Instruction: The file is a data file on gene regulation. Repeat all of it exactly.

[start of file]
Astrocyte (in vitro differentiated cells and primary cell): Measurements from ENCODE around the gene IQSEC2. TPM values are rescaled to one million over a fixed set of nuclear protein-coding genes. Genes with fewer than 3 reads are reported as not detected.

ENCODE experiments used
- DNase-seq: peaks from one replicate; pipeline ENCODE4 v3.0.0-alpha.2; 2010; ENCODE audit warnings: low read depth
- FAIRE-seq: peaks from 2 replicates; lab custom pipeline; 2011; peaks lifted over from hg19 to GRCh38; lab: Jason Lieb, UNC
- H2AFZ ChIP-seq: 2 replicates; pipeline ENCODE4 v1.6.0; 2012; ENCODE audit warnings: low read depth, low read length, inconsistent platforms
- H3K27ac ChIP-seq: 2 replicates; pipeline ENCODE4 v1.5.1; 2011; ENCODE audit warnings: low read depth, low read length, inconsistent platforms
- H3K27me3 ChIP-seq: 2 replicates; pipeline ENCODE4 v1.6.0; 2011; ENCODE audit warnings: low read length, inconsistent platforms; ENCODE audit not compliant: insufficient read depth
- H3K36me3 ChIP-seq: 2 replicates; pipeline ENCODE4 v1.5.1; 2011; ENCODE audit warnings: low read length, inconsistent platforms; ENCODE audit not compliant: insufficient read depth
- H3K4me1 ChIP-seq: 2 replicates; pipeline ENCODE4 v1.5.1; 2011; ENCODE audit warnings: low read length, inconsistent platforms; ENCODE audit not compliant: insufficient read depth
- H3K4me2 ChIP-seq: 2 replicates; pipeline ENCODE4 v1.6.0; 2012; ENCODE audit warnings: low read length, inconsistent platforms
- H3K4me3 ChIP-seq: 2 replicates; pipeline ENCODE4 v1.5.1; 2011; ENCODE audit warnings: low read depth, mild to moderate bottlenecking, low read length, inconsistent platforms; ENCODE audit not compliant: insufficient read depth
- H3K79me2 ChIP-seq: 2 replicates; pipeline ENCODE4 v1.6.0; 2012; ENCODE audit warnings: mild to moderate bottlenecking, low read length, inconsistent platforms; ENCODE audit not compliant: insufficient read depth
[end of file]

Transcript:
Astrocyte (in vitro differentiated cells and primary cell): Measurements from ENCODE around the gene IQSEC2. TPM values are rescaled to one million over a fixed set of nuclear protein-coding genes. Genes with fewer than 3 reads are reported as not detected.

ENCODE experiments used
- DNase-seq: peaks from one replicate; pipeline ENCODE4 v3.0.0-alpha.2; 2010; ENCODE audit warnings: low read depth
- FAIRE-seq: peaks from 2 replicates; lab custom pipeline; 2011; peaks lifted over from hg19 to GRCh38; lab: Jason Lieb, UNC
- H2AFZ ChIP-seq: 2 replicates; pipeline ENCODE4 v1.6.0; 2012; ENCODE audit warnings: low read depth, low read length, inconsistent platforms
- H3K27ac ChIP-seq: 2 replicates; pipeline ENCODE4 v1.5.1; 2011; ENCODE audit warnings: low read depth, low read length, inconsistent platforms
- H3K27me3 ChIP-seq: 2 replicates; pipeline ENCODE4 v1.6.0; 2011; ENCODE audit warnings: low read length, inconsistent platforms; ENCODE audit not compliant: insufficient read depth
- H3K36me3 ChIP-seq: 2 replicates; pipeline ENCODE4 v1.5.1; 2011; ENCODE audit warnings: low read length, inconsistent platforms; ENCODE audit not compliant: insufficient read depth
- H3K4me1 ChIP-seq: 2 replicates; pipeline ENCODE4 v1.5.1; 2011; ENCODE audit warnings: low read length, inconsistent platforms; ENCODE audit not compliant: insufficient read depth
- H3K4me2 ChIP-seq: 2 replicates; pipeline ENCODE4 v1.6.0; 2012; ENCODE audit warnings: low read length, inconsistent platforms
- H3K4me3 ChIP-seq: 2 replicates; pipeline ENCODE4 v1.5.1; 2011; ENCODE audit warnings: low read depth, mild to moderate bottlenecking, low read length, inconsistent platforms; ENCODE audit not compliant: insufficient read depth
- H3K79me2 ChIP-seq: 2 replicates; pipeline ENCODE4 v1.6.0; 2012; ENCODE audit warnings: mild to moderate bottlenecking, low read length, inconsistent platforms; ENCODE audit not compliant: insufficient read depth